The hands wake me up at night, clutching my ankles, my calves. I kick them away but they always come back. I feel them running over my blankets searching for a handhold, a clump of flesh to grasp. I wake up before they reach my throat but I know one night soon I’ll sleep too long or too deeply. One night soon, it will be too late.
This is my fourth night on the volcano, near La Fortuna, in Costa Rica. Sometimes it is hot and buggy, like New Orleans in August, and sometimes it is cold and wet, and everything — everything — carries the peculiar smell of bug repellent laced with lemon. Better to stink though, than take a chance with the white-leggy mosquitoes carrying dengue fever.
The hands are beige and chestnut, ivory and purple-black, cream and gold and russet. They seem familiar to me. Known. Some people have a strong sense of pain in ancestral places. I am a person like that. A person who had to be physically removed from the Roman baths in the bowels of Musée de Cluny, because of the ancient cries. A person who cannot visit old cotton plantations, with slave quarters dressed up as historical sites, in the bowels of Alabama without falling to pieces.
Something bad has happened here, on the side of this living, fire-breathing mountain.
Maura, my housemate, opens the shutters as quietly as she can. The birds — parrots and toucans and strange, wildly colored things that seem to have flown in from some other planet — screech endlessly. I watch them sometimes, fighting over berries and rotten plantains. Their cruelty surprises me. Hypnotizes me.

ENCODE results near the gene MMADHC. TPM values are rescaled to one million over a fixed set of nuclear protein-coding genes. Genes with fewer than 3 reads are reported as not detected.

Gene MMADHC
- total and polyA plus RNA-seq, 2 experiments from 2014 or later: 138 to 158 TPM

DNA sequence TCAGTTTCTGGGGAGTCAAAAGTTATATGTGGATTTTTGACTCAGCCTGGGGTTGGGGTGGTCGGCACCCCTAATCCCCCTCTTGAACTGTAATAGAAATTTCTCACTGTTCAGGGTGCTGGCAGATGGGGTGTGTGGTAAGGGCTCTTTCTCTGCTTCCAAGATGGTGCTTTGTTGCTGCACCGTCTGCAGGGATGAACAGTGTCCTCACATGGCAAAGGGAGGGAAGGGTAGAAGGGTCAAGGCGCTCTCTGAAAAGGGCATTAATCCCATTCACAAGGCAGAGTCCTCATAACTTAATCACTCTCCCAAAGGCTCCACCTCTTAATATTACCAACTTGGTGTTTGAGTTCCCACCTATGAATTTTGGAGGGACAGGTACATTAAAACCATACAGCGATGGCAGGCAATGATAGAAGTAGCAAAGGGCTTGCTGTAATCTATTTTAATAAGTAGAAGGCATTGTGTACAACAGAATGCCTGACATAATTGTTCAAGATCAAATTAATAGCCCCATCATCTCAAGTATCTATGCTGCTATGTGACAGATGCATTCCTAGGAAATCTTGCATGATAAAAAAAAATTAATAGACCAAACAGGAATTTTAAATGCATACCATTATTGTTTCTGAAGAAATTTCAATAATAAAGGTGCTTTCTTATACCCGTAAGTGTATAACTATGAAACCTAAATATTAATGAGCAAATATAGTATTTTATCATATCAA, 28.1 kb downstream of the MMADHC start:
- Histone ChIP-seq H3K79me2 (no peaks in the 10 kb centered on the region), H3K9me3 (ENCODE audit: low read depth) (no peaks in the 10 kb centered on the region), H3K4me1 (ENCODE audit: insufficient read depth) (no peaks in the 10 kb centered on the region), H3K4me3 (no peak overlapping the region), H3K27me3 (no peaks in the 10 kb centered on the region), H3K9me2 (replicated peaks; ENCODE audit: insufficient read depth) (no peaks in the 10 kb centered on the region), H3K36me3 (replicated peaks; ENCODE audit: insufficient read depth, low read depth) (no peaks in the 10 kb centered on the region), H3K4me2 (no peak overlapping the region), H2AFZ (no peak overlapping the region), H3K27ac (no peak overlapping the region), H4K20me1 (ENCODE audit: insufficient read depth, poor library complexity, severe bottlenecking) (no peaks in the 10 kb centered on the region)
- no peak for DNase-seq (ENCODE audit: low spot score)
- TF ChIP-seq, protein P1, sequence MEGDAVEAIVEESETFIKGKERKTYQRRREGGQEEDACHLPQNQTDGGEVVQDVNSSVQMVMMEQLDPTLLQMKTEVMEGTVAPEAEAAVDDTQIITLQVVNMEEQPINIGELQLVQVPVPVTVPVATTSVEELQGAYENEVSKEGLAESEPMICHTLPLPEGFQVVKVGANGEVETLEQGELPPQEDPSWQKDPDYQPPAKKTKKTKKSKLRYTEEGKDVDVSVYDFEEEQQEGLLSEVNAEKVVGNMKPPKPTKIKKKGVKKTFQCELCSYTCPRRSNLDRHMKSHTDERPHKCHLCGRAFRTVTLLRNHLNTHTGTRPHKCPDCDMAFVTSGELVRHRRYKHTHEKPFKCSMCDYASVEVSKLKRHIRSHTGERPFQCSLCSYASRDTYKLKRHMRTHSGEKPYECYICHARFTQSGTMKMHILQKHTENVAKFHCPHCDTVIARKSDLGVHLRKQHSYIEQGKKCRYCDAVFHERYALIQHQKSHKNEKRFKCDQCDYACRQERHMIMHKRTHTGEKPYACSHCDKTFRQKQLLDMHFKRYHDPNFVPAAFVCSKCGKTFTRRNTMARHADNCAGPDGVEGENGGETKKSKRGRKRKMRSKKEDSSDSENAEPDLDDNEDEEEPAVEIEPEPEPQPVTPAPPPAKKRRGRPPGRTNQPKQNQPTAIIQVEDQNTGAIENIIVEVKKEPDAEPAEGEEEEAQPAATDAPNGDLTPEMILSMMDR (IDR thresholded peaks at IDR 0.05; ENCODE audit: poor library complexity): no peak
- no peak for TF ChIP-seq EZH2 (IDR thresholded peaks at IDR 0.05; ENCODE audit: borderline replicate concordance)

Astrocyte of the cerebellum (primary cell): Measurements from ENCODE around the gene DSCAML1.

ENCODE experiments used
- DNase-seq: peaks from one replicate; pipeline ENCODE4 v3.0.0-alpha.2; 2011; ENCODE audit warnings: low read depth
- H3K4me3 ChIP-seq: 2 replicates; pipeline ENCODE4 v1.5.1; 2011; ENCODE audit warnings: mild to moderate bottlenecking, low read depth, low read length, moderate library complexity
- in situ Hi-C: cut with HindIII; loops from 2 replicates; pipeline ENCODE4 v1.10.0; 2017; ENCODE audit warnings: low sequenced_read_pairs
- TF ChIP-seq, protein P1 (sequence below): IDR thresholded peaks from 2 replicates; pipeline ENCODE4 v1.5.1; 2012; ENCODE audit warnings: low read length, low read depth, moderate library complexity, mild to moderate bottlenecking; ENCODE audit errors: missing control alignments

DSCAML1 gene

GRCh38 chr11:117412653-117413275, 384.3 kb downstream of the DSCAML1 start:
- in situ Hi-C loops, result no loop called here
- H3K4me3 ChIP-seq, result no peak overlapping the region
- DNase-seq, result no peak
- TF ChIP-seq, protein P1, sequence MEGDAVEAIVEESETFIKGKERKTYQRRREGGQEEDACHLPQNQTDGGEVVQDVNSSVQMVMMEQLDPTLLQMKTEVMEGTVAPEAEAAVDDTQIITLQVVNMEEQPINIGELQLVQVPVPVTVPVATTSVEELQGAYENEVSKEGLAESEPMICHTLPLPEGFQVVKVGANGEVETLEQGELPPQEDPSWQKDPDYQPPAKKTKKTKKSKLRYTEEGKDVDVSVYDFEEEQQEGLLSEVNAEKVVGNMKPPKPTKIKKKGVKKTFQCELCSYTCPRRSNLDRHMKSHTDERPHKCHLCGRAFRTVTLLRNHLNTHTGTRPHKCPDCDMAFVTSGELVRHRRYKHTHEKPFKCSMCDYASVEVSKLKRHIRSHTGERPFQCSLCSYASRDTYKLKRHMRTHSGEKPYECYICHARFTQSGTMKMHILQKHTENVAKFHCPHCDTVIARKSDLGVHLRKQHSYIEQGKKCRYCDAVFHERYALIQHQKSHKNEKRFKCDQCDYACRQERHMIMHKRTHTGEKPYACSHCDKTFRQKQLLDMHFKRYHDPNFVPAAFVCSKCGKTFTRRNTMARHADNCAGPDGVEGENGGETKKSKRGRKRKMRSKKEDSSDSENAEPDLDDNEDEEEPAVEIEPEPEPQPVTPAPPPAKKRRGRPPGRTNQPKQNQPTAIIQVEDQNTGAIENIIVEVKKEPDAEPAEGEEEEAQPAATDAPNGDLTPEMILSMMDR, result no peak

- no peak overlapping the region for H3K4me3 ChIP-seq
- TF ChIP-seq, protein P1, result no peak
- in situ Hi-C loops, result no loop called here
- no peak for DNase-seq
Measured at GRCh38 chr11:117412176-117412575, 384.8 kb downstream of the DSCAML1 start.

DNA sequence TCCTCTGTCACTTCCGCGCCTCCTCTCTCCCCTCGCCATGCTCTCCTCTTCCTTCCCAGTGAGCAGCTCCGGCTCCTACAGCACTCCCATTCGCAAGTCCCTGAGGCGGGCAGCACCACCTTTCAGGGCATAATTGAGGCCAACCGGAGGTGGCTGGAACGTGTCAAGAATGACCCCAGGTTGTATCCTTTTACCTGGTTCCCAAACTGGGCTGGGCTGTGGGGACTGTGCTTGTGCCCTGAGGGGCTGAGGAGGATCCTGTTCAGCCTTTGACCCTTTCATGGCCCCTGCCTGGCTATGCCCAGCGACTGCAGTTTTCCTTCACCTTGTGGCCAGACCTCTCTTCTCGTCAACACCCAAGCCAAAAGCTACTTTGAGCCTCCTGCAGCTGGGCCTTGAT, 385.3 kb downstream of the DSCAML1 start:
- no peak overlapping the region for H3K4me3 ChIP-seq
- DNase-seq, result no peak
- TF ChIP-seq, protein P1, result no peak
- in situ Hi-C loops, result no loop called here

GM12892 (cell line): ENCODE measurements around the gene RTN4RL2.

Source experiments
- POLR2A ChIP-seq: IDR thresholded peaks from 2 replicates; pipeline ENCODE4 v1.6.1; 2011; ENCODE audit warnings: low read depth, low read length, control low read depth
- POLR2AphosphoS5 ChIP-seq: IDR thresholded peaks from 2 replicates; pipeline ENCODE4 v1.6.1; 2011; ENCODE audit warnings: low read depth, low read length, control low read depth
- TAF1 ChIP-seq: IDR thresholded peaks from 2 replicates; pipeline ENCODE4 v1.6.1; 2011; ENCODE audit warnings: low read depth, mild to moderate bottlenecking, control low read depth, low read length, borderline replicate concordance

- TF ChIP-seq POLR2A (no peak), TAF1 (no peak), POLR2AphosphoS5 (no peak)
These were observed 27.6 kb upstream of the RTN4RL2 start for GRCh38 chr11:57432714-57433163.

“We should go,” she murmurs, and I want to answer. I want to get up from this hard bed and slather myself in DEET and hike out of here, but the hands are still holding me down.
Yesterday, we took the sky tram to the rainforest canopy. Maura dragged me through 20 minutes of ziplining instruction, only to freak out at the last minute and refuse to go.
“You talked ME into it,” I groused. The guide double-checked my harness, took my phone out of my hands and zipped it into my pocket. I nodded, he pushed, and Maura disappeared behind me. I saw nothing but green and blue and white, trees and lake and clouds. The creatures went quiet, or maybe the wind was too loud in my ears, hiding them. The hands — the hands pressed hard against mine, helping me hold on. I watched them with a detached curiosity. In the sunlight, they seemed like my friends.
After the zipline, we spent the day on the hanging bridges, searching for sloths and other oddities. Maura scampered over the treetops, now inexplicably unafraid. I had more faith in the harnesses than in the rope bridges; I walk carefully, on tiptoe, as if stepping lightly will keep the ropes from fraying.
I call home when we leave the rainforest; my father is old and frail, and he waits for my call every day. I tell him funny stories about the sloths I didn’t see and the happy, chirping birds. He laughs and that’s all that matters.
“Are you sure you’re all right?” he always asks.
“Everything is fine,” I say. The lie sits on top of my blankets, like the hands.
I watch Maura now, from my bed. The sun slants through the shutters, giving her a temporary bronze glow. She brings me coffee; her golden hands press the cup into mine. I drink it black because the sugar is slave-grown, the milk is sour, and the bug spray is all over my fingers.
Something bad has happened to me here, on the side of this mountain, and the only thing I know for sure is that I have to get away.